Anne Frank is many things to many people, depending on whom one talks to. She was an ordinary teenage girl who went through the changes that we all went through at that age. She was a budding writer whose literary skills showed promise. She is an icon not just for the 1.5 million Jewish children who were slaughtered in The Holocaust, but for children around the world who are living and dying in war zones today. She is reminder of what hate and prejudice can do when we are blind to the humanity of our fellow mortals.
Her life and her brief time in hiding is immortalized in her published diaries The Diary of a Young Girl: Anne Frank.
But the question is, who owns Anne’s likeness and more importantly, who owns how she is represented to the world? This question is answered in the new book, The Phenomenon of Anne Frank. Written by David Barnouw and edited by Jeanette K. Ringold, the book traces the history of Anne’s story from an ordinary teenage girl who was murdered because she was Jewish to an international icon who represents so much to so many.
The premise of this book sounded promising. However, it was a bit too scholarly and dry for my taste.
Do I recommend it? Maybe.
In a way, Anne Frank was both ordinary and extraordinary. She was ordinary because she was just another teenage girl going through the same experiences that every teenage girl goes through. She was extraordinary because even as a young woman, her writing reflected a mature quality that many writers take years to develop. She was also extraordinary because she was and continues to be the voice for the millions of children whose lives were taken needlessly during World War II.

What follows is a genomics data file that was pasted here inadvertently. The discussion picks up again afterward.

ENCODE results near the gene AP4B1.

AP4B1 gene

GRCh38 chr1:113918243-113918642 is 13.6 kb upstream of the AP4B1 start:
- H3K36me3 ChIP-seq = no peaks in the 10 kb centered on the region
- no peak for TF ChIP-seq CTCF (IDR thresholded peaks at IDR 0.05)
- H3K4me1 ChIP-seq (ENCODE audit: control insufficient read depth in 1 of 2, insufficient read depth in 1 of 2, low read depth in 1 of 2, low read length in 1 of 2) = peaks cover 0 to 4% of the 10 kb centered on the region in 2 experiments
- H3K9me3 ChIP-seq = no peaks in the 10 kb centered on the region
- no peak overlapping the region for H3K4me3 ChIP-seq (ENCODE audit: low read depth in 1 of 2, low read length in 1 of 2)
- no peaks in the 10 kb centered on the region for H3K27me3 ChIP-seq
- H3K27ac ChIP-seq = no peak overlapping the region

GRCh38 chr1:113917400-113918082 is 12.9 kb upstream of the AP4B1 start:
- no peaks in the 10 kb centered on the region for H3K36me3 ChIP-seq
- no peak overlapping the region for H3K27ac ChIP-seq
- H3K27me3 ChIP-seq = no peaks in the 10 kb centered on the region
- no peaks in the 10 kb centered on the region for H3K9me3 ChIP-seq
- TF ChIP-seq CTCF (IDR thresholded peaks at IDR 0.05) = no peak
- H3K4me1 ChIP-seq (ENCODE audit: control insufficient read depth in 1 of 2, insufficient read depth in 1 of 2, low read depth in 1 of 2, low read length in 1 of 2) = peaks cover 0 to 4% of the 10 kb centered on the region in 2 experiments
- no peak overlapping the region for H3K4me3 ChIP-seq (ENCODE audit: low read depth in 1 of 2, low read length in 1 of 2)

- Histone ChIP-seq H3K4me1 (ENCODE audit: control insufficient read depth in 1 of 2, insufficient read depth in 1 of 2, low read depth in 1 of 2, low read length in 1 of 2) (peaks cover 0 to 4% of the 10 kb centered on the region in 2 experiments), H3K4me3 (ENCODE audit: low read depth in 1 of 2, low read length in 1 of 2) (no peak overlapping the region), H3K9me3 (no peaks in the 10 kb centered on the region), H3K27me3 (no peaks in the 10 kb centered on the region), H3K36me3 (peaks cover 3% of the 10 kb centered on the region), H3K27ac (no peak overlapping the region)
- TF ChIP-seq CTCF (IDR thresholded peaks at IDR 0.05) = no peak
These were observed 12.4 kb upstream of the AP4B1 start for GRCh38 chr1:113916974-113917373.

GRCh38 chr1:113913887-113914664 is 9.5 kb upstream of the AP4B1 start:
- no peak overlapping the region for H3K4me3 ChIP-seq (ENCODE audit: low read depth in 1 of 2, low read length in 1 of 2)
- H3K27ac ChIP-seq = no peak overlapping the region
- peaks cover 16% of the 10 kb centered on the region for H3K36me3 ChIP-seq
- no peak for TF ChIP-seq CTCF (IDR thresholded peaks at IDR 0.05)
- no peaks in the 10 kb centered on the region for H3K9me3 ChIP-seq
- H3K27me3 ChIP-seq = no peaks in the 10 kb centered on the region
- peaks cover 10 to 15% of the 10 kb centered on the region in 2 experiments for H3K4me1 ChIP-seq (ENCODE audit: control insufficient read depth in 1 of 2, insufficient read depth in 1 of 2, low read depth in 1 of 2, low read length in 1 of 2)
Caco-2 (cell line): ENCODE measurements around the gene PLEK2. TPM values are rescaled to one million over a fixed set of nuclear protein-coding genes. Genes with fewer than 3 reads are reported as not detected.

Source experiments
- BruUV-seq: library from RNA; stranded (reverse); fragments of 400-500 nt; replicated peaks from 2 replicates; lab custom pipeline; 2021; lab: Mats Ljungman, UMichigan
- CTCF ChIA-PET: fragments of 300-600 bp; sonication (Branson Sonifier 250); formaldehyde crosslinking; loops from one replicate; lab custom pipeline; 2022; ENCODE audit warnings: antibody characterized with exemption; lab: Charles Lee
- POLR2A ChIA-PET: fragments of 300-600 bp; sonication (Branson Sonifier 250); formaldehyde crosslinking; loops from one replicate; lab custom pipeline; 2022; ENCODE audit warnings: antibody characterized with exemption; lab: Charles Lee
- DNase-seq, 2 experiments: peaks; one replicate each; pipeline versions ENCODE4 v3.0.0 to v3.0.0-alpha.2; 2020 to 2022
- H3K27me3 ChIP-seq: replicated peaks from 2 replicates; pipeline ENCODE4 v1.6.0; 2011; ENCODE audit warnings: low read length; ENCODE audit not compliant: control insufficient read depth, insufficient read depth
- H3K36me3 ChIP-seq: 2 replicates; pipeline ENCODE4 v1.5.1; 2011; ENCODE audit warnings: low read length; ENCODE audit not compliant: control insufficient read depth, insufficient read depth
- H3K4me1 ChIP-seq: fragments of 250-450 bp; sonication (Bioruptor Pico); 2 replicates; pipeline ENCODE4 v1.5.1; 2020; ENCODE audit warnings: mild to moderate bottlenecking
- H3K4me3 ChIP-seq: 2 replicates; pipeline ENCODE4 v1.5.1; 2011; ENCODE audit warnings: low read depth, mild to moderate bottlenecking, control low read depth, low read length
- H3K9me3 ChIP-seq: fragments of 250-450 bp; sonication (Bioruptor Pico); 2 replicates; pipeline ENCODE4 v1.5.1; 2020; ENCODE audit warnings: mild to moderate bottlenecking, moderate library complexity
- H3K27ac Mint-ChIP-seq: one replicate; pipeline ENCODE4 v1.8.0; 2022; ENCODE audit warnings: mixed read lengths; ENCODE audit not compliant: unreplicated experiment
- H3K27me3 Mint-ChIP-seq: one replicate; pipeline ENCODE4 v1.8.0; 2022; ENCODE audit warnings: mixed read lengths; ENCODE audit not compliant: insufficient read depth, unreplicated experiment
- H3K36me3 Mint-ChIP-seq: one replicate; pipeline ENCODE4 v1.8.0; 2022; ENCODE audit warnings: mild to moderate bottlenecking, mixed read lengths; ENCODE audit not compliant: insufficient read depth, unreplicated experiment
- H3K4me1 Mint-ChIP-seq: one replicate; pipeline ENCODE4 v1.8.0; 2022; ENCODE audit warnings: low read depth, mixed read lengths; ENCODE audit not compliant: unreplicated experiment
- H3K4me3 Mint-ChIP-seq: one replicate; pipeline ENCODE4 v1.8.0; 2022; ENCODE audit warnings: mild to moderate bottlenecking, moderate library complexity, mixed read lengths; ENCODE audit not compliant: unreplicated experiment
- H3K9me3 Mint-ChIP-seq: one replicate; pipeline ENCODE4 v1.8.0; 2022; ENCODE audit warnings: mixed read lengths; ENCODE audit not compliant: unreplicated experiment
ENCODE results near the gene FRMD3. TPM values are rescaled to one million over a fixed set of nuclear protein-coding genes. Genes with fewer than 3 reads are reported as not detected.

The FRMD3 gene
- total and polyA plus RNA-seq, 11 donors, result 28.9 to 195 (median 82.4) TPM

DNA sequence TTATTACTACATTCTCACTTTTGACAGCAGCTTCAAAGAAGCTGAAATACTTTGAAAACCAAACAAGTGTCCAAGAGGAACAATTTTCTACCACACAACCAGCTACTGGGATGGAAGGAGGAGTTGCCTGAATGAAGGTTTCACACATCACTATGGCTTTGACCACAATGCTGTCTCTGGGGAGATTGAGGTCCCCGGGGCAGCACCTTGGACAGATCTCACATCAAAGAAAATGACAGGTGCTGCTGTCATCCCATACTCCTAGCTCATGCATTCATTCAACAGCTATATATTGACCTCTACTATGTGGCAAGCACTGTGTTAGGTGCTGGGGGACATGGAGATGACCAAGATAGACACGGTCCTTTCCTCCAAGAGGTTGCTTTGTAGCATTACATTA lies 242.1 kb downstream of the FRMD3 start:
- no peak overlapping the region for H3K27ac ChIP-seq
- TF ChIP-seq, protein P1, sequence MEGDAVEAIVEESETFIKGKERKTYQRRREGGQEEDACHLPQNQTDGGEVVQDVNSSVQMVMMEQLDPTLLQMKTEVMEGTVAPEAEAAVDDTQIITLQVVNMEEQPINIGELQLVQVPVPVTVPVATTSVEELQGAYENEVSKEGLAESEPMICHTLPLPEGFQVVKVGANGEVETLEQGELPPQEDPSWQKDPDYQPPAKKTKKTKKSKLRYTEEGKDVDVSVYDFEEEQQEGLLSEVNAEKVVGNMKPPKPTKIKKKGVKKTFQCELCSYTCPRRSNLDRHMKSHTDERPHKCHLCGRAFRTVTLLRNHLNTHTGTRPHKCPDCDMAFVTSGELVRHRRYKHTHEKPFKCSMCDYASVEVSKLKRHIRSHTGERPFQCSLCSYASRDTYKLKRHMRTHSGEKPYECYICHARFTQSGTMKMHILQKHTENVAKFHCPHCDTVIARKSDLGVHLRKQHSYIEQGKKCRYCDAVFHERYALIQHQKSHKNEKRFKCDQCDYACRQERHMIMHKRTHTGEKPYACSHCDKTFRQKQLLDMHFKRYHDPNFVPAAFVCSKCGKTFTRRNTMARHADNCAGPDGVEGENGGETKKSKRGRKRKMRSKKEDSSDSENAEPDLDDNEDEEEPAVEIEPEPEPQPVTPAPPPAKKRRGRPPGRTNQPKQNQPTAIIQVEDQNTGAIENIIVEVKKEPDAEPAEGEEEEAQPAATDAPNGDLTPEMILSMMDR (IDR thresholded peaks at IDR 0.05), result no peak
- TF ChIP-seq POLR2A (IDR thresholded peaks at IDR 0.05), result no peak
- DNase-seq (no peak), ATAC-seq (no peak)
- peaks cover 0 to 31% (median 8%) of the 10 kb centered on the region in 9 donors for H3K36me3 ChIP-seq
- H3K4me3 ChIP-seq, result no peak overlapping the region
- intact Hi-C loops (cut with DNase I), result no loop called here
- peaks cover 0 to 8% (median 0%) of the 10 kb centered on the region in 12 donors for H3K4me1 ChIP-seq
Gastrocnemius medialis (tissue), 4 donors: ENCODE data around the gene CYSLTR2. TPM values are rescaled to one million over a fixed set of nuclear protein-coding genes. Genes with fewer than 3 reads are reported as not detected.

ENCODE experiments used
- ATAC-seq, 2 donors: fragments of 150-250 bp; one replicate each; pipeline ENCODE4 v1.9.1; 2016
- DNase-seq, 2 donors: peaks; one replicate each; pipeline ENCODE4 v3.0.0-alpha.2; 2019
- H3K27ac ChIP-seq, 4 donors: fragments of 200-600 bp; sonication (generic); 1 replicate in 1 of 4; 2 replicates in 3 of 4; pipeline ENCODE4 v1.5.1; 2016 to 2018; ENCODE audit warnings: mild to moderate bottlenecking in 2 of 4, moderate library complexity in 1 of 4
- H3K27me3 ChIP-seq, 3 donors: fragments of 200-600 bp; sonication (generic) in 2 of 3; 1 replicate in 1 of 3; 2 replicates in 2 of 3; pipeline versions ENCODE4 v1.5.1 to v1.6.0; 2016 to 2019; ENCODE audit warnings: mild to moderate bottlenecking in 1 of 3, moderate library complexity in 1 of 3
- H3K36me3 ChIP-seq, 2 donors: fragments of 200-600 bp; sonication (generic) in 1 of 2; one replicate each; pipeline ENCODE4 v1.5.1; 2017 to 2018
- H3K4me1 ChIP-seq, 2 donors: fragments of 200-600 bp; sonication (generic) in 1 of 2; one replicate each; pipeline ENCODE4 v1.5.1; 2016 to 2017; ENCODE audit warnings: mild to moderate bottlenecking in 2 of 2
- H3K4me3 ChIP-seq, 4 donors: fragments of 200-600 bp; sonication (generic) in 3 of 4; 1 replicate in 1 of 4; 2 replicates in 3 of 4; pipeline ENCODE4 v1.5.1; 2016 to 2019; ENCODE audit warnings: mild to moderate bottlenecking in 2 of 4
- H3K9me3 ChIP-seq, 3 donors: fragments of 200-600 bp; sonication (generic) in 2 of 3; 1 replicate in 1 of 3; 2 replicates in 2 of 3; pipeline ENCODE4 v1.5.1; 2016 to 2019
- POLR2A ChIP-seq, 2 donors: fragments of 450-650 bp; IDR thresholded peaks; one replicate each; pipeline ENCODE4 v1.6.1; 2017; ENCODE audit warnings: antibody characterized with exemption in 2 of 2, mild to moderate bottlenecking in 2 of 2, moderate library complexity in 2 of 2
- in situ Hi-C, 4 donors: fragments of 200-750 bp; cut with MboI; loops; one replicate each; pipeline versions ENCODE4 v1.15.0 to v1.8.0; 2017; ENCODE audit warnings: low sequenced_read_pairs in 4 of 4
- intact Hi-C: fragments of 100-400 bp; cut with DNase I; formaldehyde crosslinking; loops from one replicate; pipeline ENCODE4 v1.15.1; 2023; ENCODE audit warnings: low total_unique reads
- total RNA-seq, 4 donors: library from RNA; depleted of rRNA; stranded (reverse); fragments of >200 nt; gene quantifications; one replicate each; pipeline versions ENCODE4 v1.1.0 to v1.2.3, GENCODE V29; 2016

After the war, her father, Otto Frank, the only member of her family to survive the Nazi Holocaust, returned to their hiding place and discovered his daughter’s diary. Initially published in the late 1952, The Diary of Anne Frank has not been out of print since then. It is the diary of a young Jewish girl hiding with her family during World War II. It is an extraordinary book about an ordinary young woman growing up under extraordinary and scary circumstances.
The first film adaptation of the book premiered in 1959. Millie Perks stepped into the lead role and Joseph Schildkraut played Anne’s beloved father, Otto.
In 2001, a TV movie, based on the book premiered. In this adaptation, Hannah Taylor Gordon played Anne and Ben Kingsley played Otto Frank. The difference between this adaptation and previous adaptations was that the story did not end with the discovery of the Annex. It followed the story as the member of the secret Annex lived and died in the concentration camps. The difference between this adaptation is much darker than earlier ones, it is not for the faint of heart, especially towards the end.
I recommend all three.